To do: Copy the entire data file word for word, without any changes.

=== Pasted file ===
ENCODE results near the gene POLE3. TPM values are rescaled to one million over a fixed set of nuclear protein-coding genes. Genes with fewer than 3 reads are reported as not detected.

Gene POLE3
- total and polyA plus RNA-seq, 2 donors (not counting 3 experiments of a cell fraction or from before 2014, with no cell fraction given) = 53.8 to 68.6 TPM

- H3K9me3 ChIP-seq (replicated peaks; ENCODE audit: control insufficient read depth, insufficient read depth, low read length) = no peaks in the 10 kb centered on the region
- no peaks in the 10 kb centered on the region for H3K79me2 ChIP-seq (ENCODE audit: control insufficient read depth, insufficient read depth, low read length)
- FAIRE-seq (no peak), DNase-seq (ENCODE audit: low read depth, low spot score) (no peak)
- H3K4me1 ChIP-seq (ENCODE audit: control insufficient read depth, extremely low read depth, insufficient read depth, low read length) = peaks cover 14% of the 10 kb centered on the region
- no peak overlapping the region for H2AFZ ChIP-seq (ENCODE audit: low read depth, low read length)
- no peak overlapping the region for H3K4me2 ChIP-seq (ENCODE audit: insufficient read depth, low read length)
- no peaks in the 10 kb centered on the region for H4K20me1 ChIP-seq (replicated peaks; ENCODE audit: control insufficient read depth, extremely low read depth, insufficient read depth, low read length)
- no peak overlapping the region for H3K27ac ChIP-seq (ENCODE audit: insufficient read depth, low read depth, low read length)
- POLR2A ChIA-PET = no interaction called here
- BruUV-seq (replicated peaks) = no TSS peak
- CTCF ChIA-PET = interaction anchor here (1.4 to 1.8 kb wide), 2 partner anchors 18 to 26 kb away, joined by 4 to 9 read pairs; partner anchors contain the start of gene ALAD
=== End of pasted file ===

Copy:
ENCODE results near the gene POLE3. TPM values are rescaled to one million over a fixed set of nuclear protein-coding genes. Genes with fewer than 3 reads are reported as not detected.

Gene POLE3
- total and polyA plus RNA-seq, 2 donors (not counting 3 experiments of a cell fraction or from before 2014, with no cell fraction given) = 53.8 to 68.6 TPM

- H3K9me3 ChIP-seq (replicated peaks; ENCODE audit: control insufficient read depth, insufficient read depth, low read length) = no peaks in the 10 kb centered on the region
- no peaks in the 10 kb centered on the region for H3K79me2 ChIP-seq (ENCODE audit: control insufficient read depth, insufficient read depth, low read length)
- FAIRE-seq (no peak), DNase-seq (ENCODE audit: low read depth, low spot score) (no peak)
- H3K4me1 ChIP-seq (ENCODE audit: control insufficient read depth, extremely low read depth, insufficient read depth, low read length) = peaks cover 14% of the 10 kb centered on the region
- no peak overlapping the region for H2AFZ ChIP-seq (ENCODE audit: low read depth, low read length)
- no peak overlapping the region for H3K4me2 ChIP-seq (ENCODE audit: insufficient read depth, low read length)
- no peaks in the 10 kb centered on the region for H4K20me1 ChIP-seq (replicated peaks; ENCODE audit: control insufficient read depth, extremely low read depth, insufficient read depth, low read length)
- no peak overlapping the region for H3K27ac ChIP-seq (ENCODE audit: insufficient read depth, low read depth, low read length)
- POLR2A ChIA-PET = no interaction called here
- BruUV-seq (replicated peaks) = no TSS peak
- CTCF ChIA-PET = interaction anchor here (1.4 to 1.8 kb wide), 2 partner anchors 18 to 26 kb away, joined by 4 to 9 read pairs; partner anchors contain the start of gene ALAD